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Introduction to Retirement Villages

Retirement is a new stage of life, and some even say ‘life begins at retirement’. You may be looking forward to putting your feet up or pottering around the garden, or want to fill your time with volunteering or social group activities.

More people are opting to live in a retirement village (Source: Shutterstock)
More people are opting to live in a retirement village (Source: Shutterstock)

Whatever you want to do, where you choose to spend your retirement is just as important as how you spend your retirement, and more people are opting to live in a retirement village.

According to the Property Council of Australia, in 2014, there were more than 2300 retirement villages in Australia and around 184,000 seniors living in retirement villages. However that figure is expected to double with some predicting as many as 382,000 people will be living in retirement villages by 2025.

Retirement Villages are housing developments offering a range of accommodation options, services and facilities. These vary from swimming pools and golf courses to social events and 24-hour emergency assistance. You may also be attracted to the opportunity to downsize into a like-minded community with additional benefits while maintaining your independent living lifestyle.

Although there are other costs associated with retirement villages, properties are often cheaper than similar sized homes in the same area. Some villages also have rental properties, meaning you can still enjoy the benefits of retirement village living without having to own the home.

Read about life in a retirement village

Types of retirement villages

There are two types of villages in Australia offering ownership and rental opportunities.

Resident-funded village

  • Owned and operated by the private sector, or by a not-for-profit organisation on a commercial basis to produce a profit or surplus.
  • Funded by the residents who ‘purchase’ their villa or apartment under one of the tenure arrangements.
  • Residents also contribute to the village’s capital infrastructure cost and ongoing management costs.

Donor-funded village

  • Normally owned and operated by not-for-profit organisations.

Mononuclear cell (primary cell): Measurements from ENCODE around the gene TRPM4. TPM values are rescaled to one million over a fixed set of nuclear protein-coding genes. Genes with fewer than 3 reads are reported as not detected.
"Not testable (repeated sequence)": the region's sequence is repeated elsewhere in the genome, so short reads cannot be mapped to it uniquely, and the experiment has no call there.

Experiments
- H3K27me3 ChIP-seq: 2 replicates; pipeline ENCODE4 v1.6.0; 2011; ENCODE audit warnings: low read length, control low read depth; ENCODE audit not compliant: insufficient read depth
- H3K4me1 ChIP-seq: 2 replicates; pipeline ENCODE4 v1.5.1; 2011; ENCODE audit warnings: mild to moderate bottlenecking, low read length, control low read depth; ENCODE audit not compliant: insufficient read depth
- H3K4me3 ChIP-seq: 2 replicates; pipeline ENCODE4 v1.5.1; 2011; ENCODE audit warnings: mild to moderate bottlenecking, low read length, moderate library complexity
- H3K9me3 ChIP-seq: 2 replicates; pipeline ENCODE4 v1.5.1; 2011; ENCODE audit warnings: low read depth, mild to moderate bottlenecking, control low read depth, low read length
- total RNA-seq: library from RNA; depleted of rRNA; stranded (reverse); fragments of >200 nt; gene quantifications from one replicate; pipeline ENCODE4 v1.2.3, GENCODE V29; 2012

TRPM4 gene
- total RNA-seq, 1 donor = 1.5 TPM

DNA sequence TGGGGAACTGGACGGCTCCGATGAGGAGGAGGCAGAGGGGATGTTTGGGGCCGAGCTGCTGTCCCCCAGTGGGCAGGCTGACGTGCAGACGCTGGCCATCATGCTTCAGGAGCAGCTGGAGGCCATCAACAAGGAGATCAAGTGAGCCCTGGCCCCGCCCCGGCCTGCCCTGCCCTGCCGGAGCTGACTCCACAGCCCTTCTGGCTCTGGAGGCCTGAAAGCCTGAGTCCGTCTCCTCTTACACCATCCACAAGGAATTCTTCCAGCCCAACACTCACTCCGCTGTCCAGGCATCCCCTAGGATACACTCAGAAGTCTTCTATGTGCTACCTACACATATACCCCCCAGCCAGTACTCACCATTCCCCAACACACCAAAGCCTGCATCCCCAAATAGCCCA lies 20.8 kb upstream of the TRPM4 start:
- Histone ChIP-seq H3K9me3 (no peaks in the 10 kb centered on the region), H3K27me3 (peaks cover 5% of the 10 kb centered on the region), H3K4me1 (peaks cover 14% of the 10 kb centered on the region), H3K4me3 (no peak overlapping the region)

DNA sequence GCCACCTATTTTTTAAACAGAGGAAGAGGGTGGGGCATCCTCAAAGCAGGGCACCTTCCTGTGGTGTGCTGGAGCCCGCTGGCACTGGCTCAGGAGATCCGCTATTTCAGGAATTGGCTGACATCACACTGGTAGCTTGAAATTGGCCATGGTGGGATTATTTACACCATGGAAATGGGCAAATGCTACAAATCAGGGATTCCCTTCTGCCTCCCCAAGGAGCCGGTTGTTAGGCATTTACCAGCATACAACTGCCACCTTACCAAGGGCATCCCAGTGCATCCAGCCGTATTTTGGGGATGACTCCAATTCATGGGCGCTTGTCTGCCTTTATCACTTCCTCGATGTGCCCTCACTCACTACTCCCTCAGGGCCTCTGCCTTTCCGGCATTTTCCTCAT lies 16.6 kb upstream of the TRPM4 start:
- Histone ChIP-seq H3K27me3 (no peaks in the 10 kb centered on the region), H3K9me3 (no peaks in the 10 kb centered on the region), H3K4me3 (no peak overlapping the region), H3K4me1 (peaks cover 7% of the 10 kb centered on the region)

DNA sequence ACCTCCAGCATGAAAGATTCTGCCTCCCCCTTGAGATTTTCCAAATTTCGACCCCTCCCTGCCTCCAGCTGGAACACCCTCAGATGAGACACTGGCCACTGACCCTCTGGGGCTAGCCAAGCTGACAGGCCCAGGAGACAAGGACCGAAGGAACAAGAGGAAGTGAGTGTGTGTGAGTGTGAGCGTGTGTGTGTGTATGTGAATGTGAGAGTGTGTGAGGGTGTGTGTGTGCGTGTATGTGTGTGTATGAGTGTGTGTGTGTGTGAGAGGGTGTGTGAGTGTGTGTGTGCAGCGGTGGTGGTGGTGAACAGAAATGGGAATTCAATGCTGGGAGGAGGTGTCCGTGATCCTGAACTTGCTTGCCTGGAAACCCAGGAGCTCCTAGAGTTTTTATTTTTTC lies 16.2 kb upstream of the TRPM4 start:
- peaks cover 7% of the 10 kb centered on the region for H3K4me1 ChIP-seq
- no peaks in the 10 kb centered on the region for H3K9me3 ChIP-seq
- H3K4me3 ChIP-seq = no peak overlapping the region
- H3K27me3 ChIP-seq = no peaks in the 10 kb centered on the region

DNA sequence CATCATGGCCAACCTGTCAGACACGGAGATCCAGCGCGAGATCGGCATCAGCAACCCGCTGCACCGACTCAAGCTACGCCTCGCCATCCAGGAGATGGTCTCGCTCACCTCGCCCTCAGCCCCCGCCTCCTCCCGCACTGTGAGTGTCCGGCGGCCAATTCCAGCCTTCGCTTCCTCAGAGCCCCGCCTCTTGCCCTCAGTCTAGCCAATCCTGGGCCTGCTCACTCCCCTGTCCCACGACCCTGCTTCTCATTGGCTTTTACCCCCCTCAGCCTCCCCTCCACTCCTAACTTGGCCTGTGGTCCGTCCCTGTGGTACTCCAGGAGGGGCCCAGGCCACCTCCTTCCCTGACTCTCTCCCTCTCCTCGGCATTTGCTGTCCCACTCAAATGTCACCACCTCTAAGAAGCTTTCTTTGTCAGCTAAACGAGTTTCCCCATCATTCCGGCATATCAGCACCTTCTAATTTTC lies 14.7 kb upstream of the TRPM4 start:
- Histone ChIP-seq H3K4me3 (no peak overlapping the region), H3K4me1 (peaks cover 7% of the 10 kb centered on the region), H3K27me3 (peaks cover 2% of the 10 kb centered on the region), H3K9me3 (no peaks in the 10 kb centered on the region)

• Include an element of charitable subsidy.
  • Entry is generally restricted to the ‘needy’

Learn more about renting or owning in a village

Types of retirement properties

Villas & ILUs

Villas, (sometimes referred to as Independent Living Units), are designed for when you require little or no assistance with daily activities, but want to enjoy the benefits of living in a retirement community.

Properties range from one to four bedrooms and come in many shapes and forms varying, from high or medium-rise complex or terrace housing arrangement to a stand-alone or semi-detached building.

Serviced Apartments

Serviced apartments generally have one or two bedrooms and offer you the safety and security of 24-hour support and access to living assistance.

They are ideal when you don’t need round-the-clock medical support, but you need a bit of extra help for daily living, such as evening meals, weekly cleaning, laundry and assistance with personal care. While a small kitchenette is usually included within the apartment, meals are generally served in a dining room setting.

Retirement villages with home care services

If you live in a villa or independent living unit, many retirement villages also offer access to a range of home care services such as help with domestic work and transport to appointments.

Whether you use the in-house or another supplier, home care services are an additional cost.

However, you may find you have access to additional financial support for home care services via the Commonwealth Home Support Programme (CHSP) and Home Care Packages (HCP).

Learn more about home care

Retirement villages with Residential Aged Care

Some retirement village developments now have integrated levels of care and are offering Residential Care accommodation. This means that even though your needs may have changed, you can still live in the same community.

This is especially beneficial for partners as you can stay close to each other and friends if one of you has complex needs or can’t continue to live in your own home.

To be considered for a village’s residential accommodation, you still have to be assessed by an Aged Care Assessment Team (ACAT or ACAS in Victoria).

Be aware, however, you may need to make a separate accommodation payment if you are entering residential care even if you are already living in the retirement village. It is advised to check if your entry contribution can be refunded quickly so you can pay the accommodation payment.

You may be eligible for state funding to help pay for your residential aged care.

Read about nursing home costs

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